The magazine also learned through their accounts that Casey has been known to pen thank-you cards and make phone calls in DeSantis’s stead.
With that said, Casey – described by many as socially ambitious and politically conservative – seems just as poised for the White House as her romantic partner, with sources telling Vanity Fair that she had presidential aspirations well before even meeting her husband in 2010, while he was playing a round of golf at the University of North Florida’s course.
And despite a very public bout with breast cancer, Casey has remained as hands-on as ever, attending almost all of her husband’s campaign events and even answering his emails.
The Hill reported that Casey is also emboldening her husband’s 2024 White House ambitions – pushing him to run and cut his second gubernatorial term short,
A family man with conservative values, the governor’s win Tuesday reaffirmed his stance at the forefront of the Republican party. He is pictured here with his two daughters, Mamie and Madison, in Tampa earlier this year. DeSantis’ first term saw him fight for his citizens – particularly kids – by limiting the influence of the left on schools and other institutions across his state
DeSantis’ handling of Hurricane Ian, meanwhile, which wreaked havoc on Florida’s Southwest coast and several other parts of the state in September, has since been hailed by onlookers and pundits alike as decidedly impressive.
For much of the past year, DeSantis has only hinted at a presidential run. He has refused to seek Trump’s endorsement for his reelection.
The governor also raised eyebrows during a debate against Crist last month, when he refused to promise he would serve out his full four years as governor.
What’s more, thanks in part to the fundraising efforts of his wife, the politician has amassed a campaign war chest of more than $200 million over the course of his campaign, meaning he is well placed to launch a presidential run once the formality of re-election is out of the way.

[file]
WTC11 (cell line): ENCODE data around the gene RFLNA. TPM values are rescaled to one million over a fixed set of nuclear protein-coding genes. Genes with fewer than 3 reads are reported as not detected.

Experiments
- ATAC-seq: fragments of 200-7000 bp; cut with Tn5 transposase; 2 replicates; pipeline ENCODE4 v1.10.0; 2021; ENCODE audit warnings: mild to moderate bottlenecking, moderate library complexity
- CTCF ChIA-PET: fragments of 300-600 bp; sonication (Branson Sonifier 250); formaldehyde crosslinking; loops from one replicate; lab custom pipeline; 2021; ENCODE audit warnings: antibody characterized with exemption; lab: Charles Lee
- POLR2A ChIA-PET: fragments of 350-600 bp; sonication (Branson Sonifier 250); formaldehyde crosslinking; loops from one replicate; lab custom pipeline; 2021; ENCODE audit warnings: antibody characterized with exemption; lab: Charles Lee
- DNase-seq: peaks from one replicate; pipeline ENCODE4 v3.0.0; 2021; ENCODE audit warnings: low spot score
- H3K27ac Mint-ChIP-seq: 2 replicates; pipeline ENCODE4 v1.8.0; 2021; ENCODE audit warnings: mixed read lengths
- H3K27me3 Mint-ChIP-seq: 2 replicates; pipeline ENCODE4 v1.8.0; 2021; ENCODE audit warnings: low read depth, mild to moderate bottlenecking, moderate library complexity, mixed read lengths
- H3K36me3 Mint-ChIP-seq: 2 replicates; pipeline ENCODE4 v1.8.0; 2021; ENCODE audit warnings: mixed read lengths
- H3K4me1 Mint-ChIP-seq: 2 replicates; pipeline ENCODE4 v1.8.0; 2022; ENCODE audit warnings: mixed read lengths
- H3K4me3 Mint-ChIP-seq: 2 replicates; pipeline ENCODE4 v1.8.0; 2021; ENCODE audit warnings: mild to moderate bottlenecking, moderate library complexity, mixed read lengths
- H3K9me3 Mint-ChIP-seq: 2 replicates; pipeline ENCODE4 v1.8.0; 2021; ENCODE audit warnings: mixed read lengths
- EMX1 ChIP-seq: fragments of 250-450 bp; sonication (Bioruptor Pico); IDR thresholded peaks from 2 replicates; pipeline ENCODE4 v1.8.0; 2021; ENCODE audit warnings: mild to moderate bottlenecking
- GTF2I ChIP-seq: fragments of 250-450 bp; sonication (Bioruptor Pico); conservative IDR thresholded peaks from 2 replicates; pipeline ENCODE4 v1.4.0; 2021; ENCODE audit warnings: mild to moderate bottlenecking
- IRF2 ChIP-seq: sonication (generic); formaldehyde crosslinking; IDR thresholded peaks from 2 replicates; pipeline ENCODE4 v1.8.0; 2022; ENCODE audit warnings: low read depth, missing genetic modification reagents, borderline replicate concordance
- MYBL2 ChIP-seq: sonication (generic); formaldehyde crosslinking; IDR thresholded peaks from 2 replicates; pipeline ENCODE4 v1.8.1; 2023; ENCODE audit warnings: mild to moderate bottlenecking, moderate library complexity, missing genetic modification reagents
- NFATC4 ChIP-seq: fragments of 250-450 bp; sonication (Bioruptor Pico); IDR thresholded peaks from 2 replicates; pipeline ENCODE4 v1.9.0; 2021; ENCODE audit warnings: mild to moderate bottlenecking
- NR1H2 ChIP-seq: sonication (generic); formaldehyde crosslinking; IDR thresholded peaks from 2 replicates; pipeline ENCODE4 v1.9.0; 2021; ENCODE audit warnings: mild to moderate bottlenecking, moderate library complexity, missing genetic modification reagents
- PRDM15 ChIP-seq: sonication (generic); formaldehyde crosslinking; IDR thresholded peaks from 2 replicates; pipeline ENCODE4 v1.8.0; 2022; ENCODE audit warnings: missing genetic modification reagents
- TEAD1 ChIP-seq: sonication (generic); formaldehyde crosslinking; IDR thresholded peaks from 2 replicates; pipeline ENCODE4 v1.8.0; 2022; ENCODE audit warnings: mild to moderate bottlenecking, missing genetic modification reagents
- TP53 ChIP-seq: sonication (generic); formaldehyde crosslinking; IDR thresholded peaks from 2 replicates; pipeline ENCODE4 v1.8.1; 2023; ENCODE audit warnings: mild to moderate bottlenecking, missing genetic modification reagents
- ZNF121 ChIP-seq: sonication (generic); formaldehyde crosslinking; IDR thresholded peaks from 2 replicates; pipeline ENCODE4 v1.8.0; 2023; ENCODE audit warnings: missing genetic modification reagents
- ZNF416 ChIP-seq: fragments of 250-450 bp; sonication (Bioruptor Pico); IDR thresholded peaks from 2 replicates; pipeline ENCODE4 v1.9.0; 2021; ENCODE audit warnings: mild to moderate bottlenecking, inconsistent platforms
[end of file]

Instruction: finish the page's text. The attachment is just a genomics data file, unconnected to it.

And with a increasingly large multi-ethnic coalition, demonstrated by his favorable results from Hispanic-heavy county Miami-Dade, many contend that DeSantis is poised to take the White House back from Democrats.
His biggest competition, it seems, comes in former backer Trump, who at the rally in Pennsylvania Saturday unveiled one of his trademark nicknames for his recently surface rival: ‘Ron DeSanctimonious.’
Then, on Monday – shortly before DeSantis marked victory – the former president issued a veiled threat, seemingly stating he had damning information on both DeSantis and his wife, while asserting that Casey was the one ‘really running’ her husband’s campaign.
‘I don’t know that he’s running. I think if he runs he could hurt himself very badly, I really believe he could hurt himself badly,’ said Trump.
He then hinted he was ready to go on the attack with personal details.
‘But if he did run I could tell you things bout him that won’t be very flattering. I know more about him other than perhaps his wife – who’s really running about his campaign.’
DeSantis, who in his victory speech Tuesday reiterated his stance that ‘Florida is where the woke go to die,’ has not yet confirmed his candidacy for presidency – but taking into account the reports of several insiders, an announcement seems inevitable in the coming months.